The Conformity of Tom Jones with Fielding’s Theory of the Novel

Fielding was essaying in the art of the novel when the genre was yet in its incipient stage and Fielding can therefore be called a pioneer. More than anybody else Fielding himself was aware of his role in the evolution of his genre and although he disclaims the title of a pure divine tyrant, he asserts his independence about being ‘founder’:
As I am in reality, the founder of a new province of writing,   So I am at liberty to make what laws I please there in.  And there laws, my readers, whom I consider my subject, Are bound to believe in and obey………[Book II Tom Jones]
It is in the preface to Joseph Andrews that Fielding points out the true nature of his creation ‘a comic epic in prose. He distinguishes it from many other genres including history, serious romance, and comedy, burlesque and heroic romances. It is different from history in that it does not imitate the ‘painful and voluminous historian’ as also in that it often admits of ‘chasms’ in the history. It is distinct from the serious romance in that the comic and the fable and action world ‘light and ridiculous’ instead of serious and dignified. Further, the characters in such a comic epic would be of ‘inferior rank and consequently of inferior manners’. In its sentiments and distinction, too, 'it preserves the ludicrous instead of the sublime’. The comic again differs from comedy just as the serious epic differs from the tragedy, that is, in its range and scope. Its action is more extended and comprehensive and contains a larger variety of characters. But although such a genre is a ‘comic’ from of the elevated epic, this does not imply a burlesque and the unnatural. While the ‘comic’ is strictly confined to the ‘just imitation of nature’, this also constitutes its difference from the heroic romance? While proceeds beyond the ‘realm of probability’ it is significant that all of Fielding’s novels like the ‘domestic’ novella Amelia – Joseph Andrews, Jonathan Wild and Tom Jones are comic epics.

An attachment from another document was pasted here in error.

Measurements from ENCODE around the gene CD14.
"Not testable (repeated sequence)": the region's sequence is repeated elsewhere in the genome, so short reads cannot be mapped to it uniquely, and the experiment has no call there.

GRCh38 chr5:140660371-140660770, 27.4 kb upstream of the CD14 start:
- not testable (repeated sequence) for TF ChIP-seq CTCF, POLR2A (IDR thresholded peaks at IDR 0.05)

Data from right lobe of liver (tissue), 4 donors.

The first quality of the epic is the vastness of space and the range of action that covers. Tom Jones covers almost every – type of landscape and social atmosphere possible in England. The first six books cover the rural area of Somersetshire and are exclusively concerned with rural and sometimes even rustic attitudes, temperaments and actions. The Allworthy group and the Western family can be termed gentlemen and aristocrats and naturally their actions do not normally believe their status. On the other hand, the book also presents characters like ‘Block George and Molly Seagrim’. Black George is a mere gamekeeper, but what stands out is his sheer treachery in robbing Tom of  his only research 500 Lb. and his doing this in spite of Tom’s having taken the blame for one of George’s earlier follies and thus saving him from being sacked. Molly his daughter is no better and her sexual promiscuity seducing Tom and then of Tom’s teachers, is done with felicitous ease and with no compunctions whatever. Then there are the school master Partridge and his Shrewish wife, a couple, who quarrel constantly. The range of characters is thus of epic proportions, the terming multitude embracing the high and the low, the urban and the rustic, the lord and the vassal, the comic and the grave and the mean and the elevated. It includes the credulous All worthy, the hypocritical Bridget, the ultra-orthodox, Thwackum, the unorthodox philosopher Square, the abusive squire Western, the gracefully obedient Sophia, the part and the loquacious maid Honour, the easy going Parson, the manly and world wise aunt Mrs. D Western, the plain girl Jenny, the lascivious complex lady Bellaston, the susceptible Lord Fellamor, the perpetually enraged Fitzpatrick, the vulgar Ensign Northerton, the cynic man of the Hill and soon. Like an epic Tom Jones Portrays every specious of humanity.